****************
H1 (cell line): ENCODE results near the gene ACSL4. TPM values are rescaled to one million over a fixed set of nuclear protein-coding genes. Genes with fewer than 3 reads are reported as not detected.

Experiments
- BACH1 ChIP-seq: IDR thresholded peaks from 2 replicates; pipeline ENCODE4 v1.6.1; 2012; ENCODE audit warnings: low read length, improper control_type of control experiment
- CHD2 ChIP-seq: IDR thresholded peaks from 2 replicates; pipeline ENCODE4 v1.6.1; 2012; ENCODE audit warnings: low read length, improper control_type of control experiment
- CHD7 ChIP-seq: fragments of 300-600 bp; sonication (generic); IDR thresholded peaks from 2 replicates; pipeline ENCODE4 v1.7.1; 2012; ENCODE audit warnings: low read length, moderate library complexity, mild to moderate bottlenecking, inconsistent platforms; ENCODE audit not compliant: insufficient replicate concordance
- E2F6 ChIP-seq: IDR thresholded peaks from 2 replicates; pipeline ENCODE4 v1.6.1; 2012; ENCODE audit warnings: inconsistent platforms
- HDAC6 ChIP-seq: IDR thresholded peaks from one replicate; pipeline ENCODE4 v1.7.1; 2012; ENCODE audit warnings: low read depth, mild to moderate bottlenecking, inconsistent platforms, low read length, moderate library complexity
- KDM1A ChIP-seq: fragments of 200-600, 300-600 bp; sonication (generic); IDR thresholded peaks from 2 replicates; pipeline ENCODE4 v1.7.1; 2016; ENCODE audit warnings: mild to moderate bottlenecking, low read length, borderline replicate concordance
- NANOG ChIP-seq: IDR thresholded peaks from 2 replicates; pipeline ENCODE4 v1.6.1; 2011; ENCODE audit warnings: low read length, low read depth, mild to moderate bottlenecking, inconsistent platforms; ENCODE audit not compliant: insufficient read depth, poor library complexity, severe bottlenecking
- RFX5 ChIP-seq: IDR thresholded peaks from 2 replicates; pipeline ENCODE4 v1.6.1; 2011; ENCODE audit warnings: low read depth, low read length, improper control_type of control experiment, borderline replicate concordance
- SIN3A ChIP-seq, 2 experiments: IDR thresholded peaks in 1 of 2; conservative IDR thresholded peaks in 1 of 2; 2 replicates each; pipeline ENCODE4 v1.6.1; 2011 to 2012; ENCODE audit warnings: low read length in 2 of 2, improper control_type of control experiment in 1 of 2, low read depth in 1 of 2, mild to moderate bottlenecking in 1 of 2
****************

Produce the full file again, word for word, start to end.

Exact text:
H1 (cell line): ENCODE results near the gene ACSL4. TPM values are rescaled to one million over a fixed set of nuclear protein-coding genes. Genes with fewer than 3 reads are reported as not detected.

Experiments
- BACH1 ChIP-seq: IDR thresholded peaks from 2 replicates; pipeline ENCODE4 v1.6.1; 2012; ENCODE audit warnings: low read length, improper control_type of control experiment
- CHD2 ChIP-seq: IDR thresholded peaks from 2 replicates; pipeline ENCODE4 v1.6.1; 2012; ENCODE audit warnings: low read length, improper control_type of control experiment
- CHD7 ChIP-seq: fragments of 300-600 bp; sonication (generic); IDR thresholded peaks from 2 replicates; pipeline ENCODE4 v1.7.1; 2012; ENCODE audit warnings: low read length, moderate library complexity, mild to moderate bottlenecking, inconsistent platforms; ENCODE audit not compliant: insufficient replicate concordance
- E2F6 ChIP-seq: IDR thresholded peaks from 2 replicates; pipeline ENCODE4 v1.6.1; 2012; ENCODE audit warnings: inconsistent platforms
- HDAC6 ChIP-seq: IDR thresholded peaks from one replicate; pipeline ENCODE4 v1.7.1; 2012; ENCODE audit warnings: low read depth, mild to moderate bottlenecking, inconsistent platforms, low read length, moderate library complexity
- KDM1A ChIP-seq: fragments of 200-600, 300-600 bp; sonication (generic); IDR thresholded peaks from 2 replicates; pipeline ENCODE4 v1.7.1; 2016; ENCODE audit warnings: mild to moderate bottlenecking, low read length, borderline replicate concordance
- NANOG ChIP-seq: IDR thresholded peaks from 2 replicates; pipeline ENCODE4 v1.6.1; 2011; ENCODE audit warnings: low read length, low read depth, mild to moderate bottlenecking, inconsistent platforms; ENCODE audit not compliant: insufficient read depth, poor library complexity, severe bottlenecking
- RFX5 ChIP-seq: IDR thresholded peaks from 2 replicates; pipeline ENCODE4 v1.6.1; 2011; ENCODE audit warnings: low read depth, low read length, improper control_type of control experiment, borderline replicate concordance
- SIN3A ChIP-seq, 2 experiments: IDR thresholded peaks in 1 of 2; conservative IDR thresholded peaks in 1 of 2; 2 replicates each; pipeline ENCODE4 v1.6.1; 2011 to 2012; ENCODE audit warnings: low read length in 2 of 2, improper control_type of control experiment in 1 of 2, low read depth in 1 of 2, mild to moderate bottlenecking in 1 of 2